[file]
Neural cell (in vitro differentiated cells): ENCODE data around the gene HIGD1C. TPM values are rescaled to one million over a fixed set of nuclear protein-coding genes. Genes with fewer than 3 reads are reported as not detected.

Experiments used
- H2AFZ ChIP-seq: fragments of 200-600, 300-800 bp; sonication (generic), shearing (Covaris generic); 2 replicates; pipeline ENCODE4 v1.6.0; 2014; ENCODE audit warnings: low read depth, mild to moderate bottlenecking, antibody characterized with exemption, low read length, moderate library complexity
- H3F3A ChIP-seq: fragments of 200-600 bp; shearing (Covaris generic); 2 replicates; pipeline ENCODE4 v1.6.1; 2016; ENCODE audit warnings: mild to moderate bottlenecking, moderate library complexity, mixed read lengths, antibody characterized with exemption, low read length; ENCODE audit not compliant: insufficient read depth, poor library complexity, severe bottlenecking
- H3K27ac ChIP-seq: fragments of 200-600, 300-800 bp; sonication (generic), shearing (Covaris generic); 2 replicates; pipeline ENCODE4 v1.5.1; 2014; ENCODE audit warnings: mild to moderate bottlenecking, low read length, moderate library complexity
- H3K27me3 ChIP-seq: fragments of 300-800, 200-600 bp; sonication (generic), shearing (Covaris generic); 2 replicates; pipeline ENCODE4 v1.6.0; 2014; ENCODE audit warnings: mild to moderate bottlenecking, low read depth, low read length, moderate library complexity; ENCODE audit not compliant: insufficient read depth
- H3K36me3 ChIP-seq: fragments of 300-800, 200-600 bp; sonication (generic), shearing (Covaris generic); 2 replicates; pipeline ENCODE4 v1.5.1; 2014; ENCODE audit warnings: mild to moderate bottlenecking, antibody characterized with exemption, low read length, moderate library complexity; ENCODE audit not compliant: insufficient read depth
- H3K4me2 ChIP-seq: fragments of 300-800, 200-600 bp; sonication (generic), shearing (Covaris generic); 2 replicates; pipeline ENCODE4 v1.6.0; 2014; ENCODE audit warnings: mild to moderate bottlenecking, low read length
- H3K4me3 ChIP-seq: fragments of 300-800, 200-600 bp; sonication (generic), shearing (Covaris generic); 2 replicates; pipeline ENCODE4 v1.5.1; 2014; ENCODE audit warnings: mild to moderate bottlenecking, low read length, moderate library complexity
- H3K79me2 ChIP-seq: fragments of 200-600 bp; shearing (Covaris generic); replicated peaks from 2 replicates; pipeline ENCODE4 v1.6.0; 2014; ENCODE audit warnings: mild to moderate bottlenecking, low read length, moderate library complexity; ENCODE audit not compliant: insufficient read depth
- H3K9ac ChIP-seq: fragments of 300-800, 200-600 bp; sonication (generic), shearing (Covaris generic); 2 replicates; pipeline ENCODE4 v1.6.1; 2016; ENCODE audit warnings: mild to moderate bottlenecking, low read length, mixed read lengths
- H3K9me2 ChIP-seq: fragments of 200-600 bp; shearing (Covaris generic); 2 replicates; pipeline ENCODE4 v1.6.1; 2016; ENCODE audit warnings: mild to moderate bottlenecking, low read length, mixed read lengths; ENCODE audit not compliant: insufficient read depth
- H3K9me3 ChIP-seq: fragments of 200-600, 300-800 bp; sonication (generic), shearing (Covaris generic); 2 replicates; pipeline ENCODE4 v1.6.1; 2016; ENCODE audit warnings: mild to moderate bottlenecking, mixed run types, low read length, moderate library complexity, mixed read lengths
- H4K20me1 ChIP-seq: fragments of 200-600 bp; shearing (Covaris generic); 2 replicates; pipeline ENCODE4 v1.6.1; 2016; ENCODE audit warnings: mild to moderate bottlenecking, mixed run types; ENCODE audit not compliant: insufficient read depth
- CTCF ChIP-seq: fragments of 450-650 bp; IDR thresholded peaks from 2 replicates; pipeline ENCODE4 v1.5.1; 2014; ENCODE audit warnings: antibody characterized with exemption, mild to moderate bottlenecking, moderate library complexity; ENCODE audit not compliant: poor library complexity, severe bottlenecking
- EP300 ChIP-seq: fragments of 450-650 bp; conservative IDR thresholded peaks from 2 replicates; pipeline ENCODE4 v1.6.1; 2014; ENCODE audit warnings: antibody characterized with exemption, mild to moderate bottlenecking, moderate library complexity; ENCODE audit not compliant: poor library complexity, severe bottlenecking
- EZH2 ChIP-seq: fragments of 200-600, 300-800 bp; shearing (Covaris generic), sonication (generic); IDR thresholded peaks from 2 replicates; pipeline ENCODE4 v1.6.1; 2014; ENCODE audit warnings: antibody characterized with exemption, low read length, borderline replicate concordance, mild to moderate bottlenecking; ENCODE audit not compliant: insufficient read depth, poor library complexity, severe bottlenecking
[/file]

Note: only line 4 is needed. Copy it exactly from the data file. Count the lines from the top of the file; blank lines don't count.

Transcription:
- H3F3A ChIP-seq: fragments of 200-600 bp; shearing (Covaris generic); 2 replicates; pipeline ENCODE4 v1.6.1; 2016; ENCODE audit warnings: mild to moderate bottlenecking, moderate library complexity, mixed read lengths, antibody characterized with exemption, low read length; ENCODE audit not compliant: insufficient read depth, poor library complexity, severe bottlenecking